Also in attendance was Sandra Brasington, the western Ohio regional liaison for Ohio Gov. John Kasich’s office, who presented each manufacturer with a proclamation signed by Kasich and Lt. Gov. Mary Taylor.
“On behalf of the governor’s office, we want to thank you for your investment in Ohio as businesses in manufacturing,” Brasington said. “You guys are the ones making it happen, so we really want to thank each of you.”
Brasington also thanked the county’s manufacturers for “changing lives” for the thousands of workers they employ.
“You are making a difference,” she said. “You guys are doing a great job here in Champaign County, and we want to recognize that.”
Bailey presented data showing job creation is on the rise. In 2013, Champaign County manufacturers employed 2,928 people, and by 2014, the number rose to 3,487. As of September of this year, Bailey said, the number of employees working in the county’s manufacturing sector stands at 3,832.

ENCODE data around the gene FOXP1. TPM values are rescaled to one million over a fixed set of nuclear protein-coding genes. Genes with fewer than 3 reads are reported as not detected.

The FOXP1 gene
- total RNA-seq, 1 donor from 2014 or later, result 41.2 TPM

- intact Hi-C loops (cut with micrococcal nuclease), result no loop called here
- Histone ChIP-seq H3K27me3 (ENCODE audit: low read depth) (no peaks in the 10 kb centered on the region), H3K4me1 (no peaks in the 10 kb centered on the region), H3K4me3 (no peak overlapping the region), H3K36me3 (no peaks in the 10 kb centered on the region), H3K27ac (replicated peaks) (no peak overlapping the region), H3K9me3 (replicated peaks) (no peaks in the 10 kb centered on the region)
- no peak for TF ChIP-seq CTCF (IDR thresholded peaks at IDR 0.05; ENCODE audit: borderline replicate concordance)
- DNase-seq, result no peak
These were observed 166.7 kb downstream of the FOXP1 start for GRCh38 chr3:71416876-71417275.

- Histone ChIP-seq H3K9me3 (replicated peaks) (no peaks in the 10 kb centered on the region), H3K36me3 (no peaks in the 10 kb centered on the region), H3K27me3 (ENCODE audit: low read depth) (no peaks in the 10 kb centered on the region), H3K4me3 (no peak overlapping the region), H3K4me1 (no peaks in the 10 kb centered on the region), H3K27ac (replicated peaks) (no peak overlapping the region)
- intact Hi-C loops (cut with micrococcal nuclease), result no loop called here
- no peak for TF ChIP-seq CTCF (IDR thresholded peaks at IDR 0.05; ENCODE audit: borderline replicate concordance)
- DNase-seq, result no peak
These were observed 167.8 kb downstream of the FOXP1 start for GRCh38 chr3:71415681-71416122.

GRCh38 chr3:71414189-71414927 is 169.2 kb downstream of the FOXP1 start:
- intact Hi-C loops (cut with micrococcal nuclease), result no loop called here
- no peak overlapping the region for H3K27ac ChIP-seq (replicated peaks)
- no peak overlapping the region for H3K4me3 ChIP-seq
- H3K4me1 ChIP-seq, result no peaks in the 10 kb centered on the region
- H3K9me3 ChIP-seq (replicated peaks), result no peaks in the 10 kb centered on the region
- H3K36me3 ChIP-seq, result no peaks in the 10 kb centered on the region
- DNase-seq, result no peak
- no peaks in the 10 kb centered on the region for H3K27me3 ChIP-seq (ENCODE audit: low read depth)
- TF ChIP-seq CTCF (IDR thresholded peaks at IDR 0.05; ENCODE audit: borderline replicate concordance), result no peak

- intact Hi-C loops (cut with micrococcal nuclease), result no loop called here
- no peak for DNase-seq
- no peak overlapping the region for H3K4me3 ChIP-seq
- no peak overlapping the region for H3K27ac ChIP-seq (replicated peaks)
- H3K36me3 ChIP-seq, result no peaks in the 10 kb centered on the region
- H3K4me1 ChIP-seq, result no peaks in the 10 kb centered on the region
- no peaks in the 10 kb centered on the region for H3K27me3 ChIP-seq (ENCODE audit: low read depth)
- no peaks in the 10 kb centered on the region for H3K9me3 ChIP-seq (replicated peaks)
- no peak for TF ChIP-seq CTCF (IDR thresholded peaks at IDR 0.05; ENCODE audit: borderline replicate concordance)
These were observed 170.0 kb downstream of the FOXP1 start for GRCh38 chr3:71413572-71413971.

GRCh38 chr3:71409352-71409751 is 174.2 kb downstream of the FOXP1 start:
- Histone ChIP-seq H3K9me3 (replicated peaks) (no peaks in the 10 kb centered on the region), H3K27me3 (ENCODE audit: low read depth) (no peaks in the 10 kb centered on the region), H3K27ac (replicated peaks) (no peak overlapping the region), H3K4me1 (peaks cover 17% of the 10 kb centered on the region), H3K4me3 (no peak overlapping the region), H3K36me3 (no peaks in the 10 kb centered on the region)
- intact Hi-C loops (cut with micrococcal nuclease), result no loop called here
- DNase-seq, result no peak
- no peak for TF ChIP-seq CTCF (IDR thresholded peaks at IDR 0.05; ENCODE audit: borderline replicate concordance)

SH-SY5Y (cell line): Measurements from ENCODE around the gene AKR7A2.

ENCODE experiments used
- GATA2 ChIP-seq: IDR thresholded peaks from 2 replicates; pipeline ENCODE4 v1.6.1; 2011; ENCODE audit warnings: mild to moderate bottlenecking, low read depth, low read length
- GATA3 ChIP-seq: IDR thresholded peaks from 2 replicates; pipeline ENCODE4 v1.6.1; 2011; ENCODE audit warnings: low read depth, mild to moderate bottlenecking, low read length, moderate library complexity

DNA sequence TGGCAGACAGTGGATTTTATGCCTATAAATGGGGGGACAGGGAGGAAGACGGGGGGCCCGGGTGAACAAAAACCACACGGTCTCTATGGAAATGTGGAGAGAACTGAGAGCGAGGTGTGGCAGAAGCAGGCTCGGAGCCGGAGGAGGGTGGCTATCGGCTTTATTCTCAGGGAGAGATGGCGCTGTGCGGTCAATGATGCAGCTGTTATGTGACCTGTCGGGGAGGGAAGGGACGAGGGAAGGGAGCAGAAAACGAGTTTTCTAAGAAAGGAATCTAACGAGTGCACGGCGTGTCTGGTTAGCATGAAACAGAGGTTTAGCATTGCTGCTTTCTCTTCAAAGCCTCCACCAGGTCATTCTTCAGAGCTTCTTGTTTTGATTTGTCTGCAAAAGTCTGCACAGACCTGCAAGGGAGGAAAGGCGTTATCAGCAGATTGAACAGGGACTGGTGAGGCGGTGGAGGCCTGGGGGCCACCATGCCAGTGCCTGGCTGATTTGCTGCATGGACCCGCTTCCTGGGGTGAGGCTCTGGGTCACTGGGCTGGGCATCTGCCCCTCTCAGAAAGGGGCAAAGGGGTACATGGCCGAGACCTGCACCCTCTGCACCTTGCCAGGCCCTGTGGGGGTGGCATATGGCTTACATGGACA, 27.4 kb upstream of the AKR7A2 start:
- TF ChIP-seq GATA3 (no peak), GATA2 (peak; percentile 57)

“We’ve had over 900 jobs created in a three-year time period just here in Champaign County in manufacturing,” she said.
(Pictured above: Champaign County Commissioner Steve Hess presents Lilli Ann Johnson, president of Johnson Welded Products (JWP), with a “Keeping Champaign County Strong” proclamation during Tuesday’s “Manufacturers Thank You Breakfast” hosted by the Champaign Economic Partnership (CEP) at the county Community Center in Urbana. From left are Urbana Mayor Bill Bean, Hess, Johnson and Rachel Lewis, CEP administrative assistant. )
The city of Urbana and Champaign County are asking the private sector to help raise money for economic development efforts in the county.
As part of that, Champaign County plans to quadruple what it currently spends on economic development, County Commissioner Steve Hess said.
Currently Marcia Bailey works 28 hours a week as the economic development director for the county and city.
“It is a full-time business being run part-time,” Urbana Mayor Bill Bean said.
Local leaders now hope to create a partnership between the county, city and private sector called the Champaign Economic Partnership, or CEP.
“Economic development to me is one of the most single important issues, not only in Urbana, but Champaign County,” Bean said.